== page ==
I am certain that after the recent disturbances, China will be even more successful in its drive for modernization and in reform and opening to the outside world. They have taught us an important lesson. For many years some of our comrades, immersing themselves in specific affairs, have shown no concern for political developments and attached no importance to ideological work. They have not been sufficiently vigilant against corruption and have not taken effective measures to stop it. The fact that corruption has become such a serious problem is related to their failure to resolutely combat bourgeois liberalization. The disturbances have sobered us all. If we had not upheld the Four Cardinal Principles, the turmoil would not have been brought to an end. And if it had not been, how could we be talking here today? In putting down the counter-revolutionary rebellion, the People’s Liberation Army made sacrifices. That was no easy thing, I can tell you. If the rebels had had their way, there would have been a civil war. If there had been a civil war, we would have won, but how many people would have died, and how many more would have grieved for them? That would have been a real disaster! We had no choice but to act decisively. In our efforts to quell the rebellion, our principle was to do everything possible not to harm the people, especially students. But if we had not taken resolute measures to put it down, the consequences would have been unimaginable.

The West really wants unrest in China. It wants turmoil not only in China but also in the Soviet Union and Eastern Europe. The United States and some other Western countries are trying to bring about a peaceful evolution towards capitalism in socialist countries. The United States has coined an expression: waging a world war without gunsmoke. We should be on guard against this. Capitalists want to defeat socialists in the long run. In the past they used weapons, atomic bombs and hydrogen bombs, but they were opposed by the peoples of the world. So now they are trying peaceful evolution. The affairs of other countries are not our business, but we have to look after our own. China will get nowhere if it does not build and uphold socialism. Without leadership by the Communist Party, without socialism and without the policies of reform and opening to the outside world, the country would be doomed. Without them, how could China have gotten where it is today?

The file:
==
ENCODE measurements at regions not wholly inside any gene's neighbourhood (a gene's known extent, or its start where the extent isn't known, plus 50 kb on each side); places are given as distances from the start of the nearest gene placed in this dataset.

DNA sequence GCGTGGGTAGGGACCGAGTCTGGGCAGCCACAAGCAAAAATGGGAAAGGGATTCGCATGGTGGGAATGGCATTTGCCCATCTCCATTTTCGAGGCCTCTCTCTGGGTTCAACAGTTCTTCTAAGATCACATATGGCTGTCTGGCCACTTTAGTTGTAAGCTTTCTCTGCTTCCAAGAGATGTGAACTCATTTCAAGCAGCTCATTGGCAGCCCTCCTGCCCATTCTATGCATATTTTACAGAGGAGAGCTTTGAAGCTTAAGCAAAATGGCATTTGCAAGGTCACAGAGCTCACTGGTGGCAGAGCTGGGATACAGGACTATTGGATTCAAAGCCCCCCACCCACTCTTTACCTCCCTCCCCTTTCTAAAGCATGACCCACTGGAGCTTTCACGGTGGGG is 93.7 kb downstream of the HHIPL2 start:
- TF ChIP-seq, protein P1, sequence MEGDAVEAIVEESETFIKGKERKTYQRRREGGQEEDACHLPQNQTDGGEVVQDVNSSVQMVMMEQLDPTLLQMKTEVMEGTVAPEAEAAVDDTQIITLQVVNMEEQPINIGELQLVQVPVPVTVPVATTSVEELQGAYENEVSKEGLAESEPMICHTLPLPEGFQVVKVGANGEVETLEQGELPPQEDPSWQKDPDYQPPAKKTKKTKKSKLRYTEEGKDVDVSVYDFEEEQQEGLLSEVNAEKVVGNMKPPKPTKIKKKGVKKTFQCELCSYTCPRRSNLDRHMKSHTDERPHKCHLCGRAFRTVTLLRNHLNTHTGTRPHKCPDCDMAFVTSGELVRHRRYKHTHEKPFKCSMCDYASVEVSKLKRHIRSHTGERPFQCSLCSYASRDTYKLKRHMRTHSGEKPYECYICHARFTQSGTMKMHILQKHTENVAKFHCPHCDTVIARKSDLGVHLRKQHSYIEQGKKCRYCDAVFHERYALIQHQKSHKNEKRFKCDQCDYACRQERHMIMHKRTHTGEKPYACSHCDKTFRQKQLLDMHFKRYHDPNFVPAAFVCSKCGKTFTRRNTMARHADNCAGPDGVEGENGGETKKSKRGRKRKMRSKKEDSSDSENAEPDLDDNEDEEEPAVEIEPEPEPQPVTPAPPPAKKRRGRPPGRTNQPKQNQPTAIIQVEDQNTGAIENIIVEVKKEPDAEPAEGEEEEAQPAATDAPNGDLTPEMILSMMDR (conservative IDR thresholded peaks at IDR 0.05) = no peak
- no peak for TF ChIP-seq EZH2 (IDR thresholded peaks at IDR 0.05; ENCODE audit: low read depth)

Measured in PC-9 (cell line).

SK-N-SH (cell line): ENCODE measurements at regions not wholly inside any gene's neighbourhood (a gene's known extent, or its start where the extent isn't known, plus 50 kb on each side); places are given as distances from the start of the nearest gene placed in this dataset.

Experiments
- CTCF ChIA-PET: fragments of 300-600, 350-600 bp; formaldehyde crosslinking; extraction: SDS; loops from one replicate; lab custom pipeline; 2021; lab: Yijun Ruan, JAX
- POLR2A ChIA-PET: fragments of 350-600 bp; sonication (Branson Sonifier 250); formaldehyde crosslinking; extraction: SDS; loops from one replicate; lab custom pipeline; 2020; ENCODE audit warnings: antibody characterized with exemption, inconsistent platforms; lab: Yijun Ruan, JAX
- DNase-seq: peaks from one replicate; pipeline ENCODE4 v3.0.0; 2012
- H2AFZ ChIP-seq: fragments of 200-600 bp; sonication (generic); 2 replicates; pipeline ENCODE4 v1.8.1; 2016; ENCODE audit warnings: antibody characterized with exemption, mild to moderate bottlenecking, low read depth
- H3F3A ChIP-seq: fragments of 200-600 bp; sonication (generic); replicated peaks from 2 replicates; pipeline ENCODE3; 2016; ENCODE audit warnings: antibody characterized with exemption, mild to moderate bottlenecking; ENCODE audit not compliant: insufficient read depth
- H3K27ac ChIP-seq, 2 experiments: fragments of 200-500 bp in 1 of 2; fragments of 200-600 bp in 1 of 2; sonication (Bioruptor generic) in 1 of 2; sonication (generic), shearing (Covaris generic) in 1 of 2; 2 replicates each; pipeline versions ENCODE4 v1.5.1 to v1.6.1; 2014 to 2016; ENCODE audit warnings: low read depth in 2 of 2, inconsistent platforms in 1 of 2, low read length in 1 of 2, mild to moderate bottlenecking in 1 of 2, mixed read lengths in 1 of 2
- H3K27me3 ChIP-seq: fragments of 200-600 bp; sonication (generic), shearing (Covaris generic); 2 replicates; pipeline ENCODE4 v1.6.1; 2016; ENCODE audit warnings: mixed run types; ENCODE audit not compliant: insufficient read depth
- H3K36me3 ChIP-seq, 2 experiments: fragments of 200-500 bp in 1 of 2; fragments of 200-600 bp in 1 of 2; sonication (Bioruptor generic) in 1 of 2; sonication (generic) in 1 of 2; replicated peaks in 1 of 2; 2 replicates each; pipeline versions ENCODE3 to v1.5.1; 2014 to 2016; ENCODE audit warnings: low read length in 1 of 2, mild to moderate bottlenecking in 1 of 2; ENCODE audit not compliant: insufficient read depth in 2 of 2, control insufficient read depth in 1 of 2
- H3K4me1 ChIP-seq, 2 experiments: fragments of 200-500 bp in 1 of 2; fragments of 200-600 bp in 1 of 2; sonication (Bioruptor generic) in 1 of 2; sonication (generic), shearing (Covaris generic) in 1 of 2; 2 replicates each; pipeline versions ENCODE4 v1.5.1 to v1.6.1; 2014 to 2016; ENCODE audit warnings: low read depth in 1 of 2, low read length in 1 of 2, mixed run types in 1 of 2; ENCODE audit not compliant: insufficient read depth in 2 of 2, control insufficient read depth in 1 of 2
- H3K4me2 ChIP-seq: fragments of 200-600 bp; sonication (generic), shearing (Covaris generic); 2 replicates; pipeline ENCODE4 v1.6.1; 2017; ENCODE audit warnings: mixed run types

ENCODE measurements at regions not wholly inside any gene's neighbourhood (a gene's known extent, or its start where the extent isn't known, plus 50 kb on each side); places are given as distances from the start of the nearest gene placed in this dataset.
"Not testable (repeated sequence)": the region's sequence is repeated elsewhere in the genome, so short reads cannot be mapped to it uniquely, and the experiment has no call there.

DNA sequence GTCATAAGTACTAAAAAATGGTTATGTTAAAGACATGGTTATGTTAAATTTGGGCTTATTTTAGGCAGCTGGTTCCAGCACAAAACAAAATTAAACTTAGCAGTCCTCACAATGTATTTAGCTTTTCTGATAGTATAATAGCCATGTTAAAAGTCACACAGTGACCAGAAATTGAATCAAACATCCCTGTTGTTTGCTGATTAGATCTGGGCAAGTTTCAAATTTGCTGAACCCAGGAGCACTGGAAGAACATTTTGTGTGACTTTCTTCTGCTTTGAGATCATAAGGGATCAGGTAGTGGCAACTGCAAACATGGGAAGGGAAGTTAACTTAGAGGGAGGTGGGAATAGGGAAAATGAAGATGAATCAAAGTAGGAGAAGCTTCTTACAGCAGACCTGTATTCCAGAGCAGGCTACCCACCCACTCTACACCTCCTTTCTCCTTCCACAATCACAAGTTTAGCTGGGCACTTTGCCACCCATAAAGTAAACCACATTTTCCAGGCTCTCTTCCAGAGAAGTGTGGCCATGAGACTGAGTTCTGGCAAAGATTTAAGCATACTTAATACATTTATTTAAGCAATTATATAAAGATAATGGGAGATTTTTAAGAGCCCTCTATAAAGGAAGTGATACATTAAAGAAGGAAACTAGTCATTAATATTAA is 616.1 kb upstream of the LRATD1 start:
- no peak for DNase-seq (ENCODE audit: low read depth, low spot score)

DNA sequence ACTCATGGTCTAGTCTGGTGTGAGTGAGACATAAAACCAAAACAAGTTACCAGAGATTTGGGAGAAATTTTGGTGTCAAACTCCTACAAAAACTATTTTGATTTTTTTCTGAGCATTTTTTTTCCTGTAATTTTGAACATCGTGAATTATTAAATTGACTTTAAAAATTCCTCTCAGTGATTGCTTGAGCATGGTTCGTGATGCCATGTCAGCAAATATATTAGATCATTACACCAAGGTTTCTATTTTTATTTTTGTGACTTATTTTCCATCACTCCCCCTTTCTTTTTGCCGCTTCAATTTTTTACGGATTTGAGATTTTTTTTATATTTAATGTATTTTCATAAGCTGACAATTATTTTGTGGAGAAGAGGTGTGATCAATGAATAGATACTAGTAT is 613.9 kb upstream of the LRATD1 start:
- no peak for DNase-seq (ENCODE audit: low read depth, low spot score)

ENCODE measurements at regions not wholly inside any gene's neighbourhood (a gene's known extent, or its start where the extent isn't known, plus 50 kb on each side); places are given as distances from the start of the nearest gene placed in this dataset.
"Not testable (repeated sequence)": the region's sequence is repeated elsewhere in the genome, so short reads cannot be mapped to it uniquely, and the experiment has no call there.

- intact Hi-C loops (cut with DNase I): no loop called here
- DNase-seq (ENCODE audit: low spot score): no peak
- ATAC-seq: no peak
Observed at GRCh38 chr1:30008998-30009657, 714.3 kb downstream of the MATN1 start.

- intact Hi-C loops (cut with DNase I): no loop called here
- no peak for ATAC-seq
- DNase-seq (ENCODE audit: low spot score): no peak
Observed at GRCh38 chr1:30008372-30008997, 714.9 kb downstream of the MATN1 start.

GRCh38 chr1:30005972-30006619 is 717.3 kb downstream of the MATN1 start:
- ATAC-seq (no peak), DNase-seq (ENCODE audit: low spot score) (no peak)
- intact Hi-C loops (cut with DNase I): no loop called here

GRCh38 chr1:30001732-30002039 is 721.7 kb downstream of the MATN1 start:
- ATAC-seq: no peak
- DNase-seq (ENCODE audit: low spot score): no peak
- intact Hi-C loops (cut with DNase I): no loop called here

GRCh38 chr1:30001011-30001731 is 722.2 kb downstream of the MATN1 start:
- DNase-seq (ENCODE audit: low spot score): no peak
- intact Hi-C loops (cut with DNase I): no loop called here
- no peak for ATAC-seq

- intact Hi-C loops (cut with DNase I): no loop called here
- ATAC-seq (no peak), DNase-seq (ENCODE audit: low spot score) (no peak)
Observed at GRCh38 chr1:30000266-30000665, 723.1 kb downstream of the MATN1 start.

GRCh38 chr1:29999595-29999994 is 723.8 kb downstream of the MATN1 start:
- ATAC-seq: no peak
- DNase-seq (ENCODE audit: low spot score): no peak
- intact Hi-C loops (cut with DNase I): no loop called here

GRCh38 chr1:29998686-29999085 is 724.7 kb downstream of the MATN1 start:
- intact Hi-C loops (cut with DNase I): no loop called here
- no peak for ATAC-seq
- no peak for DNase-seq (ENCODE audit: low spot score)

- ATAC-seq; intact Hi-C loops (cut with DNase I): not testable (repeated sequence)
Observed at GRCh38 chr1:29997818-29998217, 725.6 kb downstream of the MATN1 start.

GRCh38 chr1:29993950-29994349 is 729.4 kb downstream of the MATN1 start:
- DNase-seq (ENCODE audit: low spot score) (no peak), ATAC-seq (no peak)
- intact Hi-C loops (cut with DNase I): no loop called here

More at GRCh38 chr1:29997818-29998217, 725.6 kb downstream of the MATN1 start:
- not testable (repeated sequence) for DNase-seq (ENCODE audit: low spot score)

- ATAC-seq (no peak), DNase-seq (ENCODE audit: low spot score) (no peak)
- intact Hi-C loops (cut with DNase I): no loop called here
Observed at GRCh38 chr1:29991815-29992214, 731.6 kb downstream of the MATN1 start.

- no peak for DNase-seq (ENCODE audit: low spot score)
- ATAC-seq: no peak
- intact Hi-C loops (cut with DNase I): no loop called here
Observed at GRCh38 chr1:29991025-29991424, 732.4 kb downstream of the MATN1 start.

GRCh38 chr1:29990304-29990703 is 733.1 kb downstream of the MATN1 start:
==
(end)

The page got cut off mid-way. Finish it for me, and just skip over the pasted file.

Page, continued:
The Chinese people will not easily give up the People’s Republic that they founded after more than twenty years of bloody struggle. They will not easily give up the achievements in building socialism that they have scored through decades of hard work, and especially through the last ten years of reform and opening to the outside world. If those achievements were forfeited in favour of capitalism, the first problem would be how to feed the 1.1 billion people. And if they didn’t have enough food, would the Chinese people accept that situation? It was in order to emancipate poor people that we made the revolution. Now it can be said that China has solved the problem of food and clothing. Of course, about 10 per cent of the people are still relatively poor, but they are not completely destitute. Generally speaking, they are better off than before, and the government and society are helping them shake off poverty. To sum up, we have our own responsibilities. We must take responsibility for one fifth of the world’s population and develop the economy so that they will live better.